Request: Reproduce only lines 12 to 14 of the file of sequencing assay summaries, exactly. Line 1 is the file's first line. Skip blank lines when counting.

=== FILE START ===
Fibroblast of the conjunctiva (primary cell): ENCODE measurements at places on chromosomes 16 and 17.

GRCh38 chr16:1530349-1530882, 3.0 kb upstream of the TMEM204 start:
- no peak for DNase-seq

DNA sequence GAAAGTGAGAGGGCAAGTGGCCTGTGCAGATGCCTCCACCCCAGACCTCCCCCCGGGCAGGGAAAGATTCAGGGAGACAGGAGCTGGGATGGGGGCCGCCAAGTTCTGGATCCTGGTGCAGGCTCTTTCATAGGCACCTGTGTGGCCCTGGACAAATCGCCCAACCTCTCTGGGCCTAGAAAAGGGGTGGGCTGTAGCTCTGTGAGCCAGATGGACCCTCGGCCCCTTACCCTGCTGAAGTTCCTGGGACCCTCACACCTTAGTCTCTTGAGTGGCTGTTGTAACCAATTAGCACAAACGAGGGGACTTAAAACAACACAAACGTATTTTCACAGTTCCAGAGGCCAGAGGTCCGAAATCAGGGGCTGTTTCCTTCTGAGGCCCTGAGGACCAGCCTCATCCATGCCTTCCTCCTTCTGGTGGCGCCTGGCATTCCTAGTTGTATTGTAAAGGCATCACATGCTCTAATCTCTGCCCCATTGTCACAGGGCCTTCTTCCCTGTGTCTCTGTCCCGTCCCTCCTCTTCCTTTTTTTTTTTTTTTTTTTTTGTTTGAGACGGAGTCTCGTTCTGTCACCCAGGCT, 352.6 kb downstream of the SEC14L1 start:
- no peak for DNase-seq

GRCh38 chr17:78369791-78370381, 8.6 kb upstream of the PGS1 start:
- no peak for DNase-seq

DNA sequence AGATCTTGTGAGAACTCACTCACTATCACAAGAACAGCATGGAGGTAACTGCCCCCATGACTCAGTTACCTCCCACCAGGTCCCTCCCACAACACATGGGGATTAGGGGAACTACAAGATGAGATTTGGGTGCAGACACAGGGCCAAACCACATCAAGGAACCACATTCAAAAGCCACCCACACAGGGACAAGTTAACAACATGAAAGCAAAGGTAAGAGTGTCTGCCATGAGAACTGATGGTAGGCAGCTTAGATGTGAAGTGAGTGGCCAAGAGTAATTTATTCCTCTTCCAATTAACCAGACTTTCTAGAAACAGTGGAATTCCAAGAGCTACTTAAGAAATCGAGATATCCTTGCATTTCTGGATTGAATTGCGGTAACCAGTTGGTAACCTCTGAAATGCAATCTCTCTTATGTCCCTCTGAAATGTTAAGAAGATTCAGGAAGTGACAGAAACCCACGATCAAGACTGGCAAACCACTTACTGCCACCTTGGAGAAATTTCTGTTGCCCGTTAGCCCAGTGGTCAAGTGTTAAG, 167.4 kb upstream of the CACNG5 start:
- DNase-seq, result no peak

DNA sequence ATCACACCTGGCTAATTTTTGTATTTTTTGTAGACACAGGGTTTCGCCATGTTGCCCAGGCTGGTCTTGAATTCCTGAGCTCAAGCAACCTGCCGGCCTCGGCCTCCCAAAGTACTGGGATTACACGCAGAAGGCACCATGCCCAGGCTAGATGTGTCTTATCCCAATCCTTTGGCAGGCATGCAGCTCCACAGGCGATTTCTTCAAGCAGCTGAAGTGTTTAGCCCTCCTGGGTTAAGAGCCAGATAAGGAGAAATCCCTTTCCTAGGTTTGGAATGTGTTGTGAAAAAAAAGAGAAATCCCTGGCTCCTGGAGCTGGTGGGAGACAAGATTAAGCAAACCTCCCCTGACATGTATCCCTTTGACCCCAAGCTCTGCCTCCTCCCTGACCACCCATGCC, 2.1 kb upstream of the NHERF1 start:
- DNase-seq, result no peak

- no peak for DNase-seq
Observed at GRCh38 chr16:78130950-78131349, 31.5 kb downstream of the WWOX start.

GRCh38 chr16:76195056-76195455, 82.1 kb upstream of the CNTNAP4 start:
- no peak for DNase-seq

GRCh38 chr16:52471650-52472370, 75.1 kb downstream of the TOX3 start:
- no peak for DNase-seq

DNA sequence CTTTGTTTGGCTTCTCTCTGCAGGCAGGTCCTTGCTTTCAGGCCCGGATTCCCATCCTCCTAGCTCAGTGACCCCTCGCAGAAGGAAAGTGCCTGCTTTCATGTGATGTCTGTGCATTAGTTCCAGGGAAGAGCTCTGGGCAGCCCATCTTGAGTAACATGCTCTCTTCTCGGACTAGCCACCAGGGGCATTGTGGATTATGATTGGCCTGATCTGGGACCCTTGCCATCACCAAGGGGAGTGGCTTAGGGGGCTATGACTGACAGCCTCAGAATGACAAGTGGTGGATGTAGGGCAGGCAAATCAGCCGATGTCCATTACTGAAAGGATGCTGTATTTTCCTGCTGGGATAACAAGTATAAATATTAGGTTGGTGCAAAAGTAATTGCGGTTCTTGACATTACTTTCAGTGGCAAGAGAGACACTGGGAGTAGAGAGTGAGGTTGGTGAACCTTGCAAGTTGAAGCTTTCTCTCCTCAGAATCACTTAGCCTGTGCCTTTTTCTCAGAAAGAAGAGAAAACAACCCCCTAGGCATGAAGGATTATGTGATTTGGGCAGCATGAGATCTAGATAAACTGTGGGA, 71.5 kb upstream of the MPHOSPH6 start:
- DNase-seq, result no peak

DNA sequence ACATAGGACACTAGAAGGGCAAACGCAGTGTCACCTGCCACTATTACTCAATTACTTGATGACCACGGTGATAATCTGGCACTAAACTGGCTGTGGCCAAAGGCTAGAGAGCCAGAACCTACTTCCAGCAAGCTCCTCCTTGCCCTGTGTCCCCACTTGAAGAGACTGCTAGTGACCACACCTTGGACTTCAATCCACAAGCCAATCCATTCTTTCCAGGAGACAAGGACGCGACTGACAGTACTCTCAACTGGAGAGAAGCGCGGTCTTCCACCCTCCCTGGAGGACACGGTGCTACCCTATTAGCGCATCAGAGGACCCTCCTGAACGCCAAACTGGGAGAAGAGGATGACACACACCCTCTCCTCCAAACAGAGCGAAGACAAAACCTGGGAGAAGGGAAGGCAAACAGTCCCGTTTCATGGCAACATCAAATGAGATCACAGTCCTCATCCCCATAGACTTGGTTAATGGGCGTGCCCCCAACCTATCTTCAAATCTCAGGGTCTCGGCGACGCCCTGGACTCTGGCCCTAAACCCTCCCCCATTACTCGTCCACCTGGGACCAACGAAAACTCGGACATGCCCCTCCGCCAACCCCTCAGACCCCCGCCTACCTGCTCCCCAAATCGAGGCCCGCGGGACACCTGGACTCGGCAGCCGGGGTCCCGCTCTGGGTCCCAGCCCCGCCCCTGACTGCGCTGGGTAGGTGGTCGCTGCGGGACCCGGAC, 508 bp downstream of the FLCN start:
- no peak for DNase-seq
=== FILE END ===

- no peak for DNase-seq
Observed at GRCh38 chr16:78130950-78131349, 31.5 kb downstream of the WWOX start.

GRCh38 chr16:76195056-76195455, 82.1 kb upstream of the CNTNAP4 start: